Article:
NA is a tetramer composed of four identical peptides and accounts for 10%–20% of the total glycoprotein on the surface of influenza viruses [20]. The primary function of NA involves catalyzing the attachment between the sialic acid receptor and HA during the late stage of viral replication, facilitating the release of newly synthesized progeny virions from the host cell surface [2123]. Additionally, NA has been shown to play a role in the cellular entry of the virus and enhance infection efficiency [24]. Zhang et al. [25] reported that the NAD272N mutation in H5N6 significantly increased replication and virulence in mice. Compared with amino acids N272 and S272, the NA protein of amino acid D272 may be structurally unstable [25]. The NA active site is comprised of an inner layer of 8 highly conserved residues that directly interact with sialic acid, and an outer layer of 10 residues that do not come into contact with sialic acid, but possess crucial structural functions [20].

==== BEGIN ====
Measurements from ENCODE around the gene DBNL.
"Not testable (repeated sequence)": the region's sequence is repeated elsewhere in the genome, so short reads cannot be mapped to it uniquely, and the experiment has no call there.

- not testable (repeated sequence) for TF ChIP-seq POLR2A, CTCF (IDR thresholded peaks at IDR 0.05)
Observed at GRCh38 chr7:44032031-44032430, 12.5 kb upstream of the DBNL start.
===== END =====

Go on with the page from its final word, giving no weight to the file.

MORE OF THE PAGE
In a previous study it was shown that the spatial location of the NAN342D mutation was close to the enzymatic active sites mentioned above, which could increase the MLD50 of the virus by > 10-fold and the NA enzyme activity by 20-fold, greatly increasing the pathogenicity of the virus. Similarly, the N342K mutation also heightened virus pathogenicity, albeit to a lesser extent compared to the N342D mutation and resulted in a less pronounced increase in NA enzyme activity. Following the emergence of the N342K mutation, however, the prevalence of viruses containing either N or D decreased rapidly, particularly in 2017 and 2018. IBVs accounted for approximately 30% of pathogen surveillance, with a majority being B/Yamagata viruses harboring the NAN342K mutation. This observation led us to speculate that viruses carrying the NAN342K mutation might exhibit higher transmissibility. Nevertheless, the precise transmission capacity and underlying mechanisms necessitate further investigation. According to the influenza surveillance results of the WHO, IBV was at a low epidemic level in a short period of time after 2020 due to the impact of COVID-19, but in the 2021-2022 influenza season IBV re-circulation in China caused a large number of influenza outbreaks [26], suggesting that we should strengthen surveillance of IBV.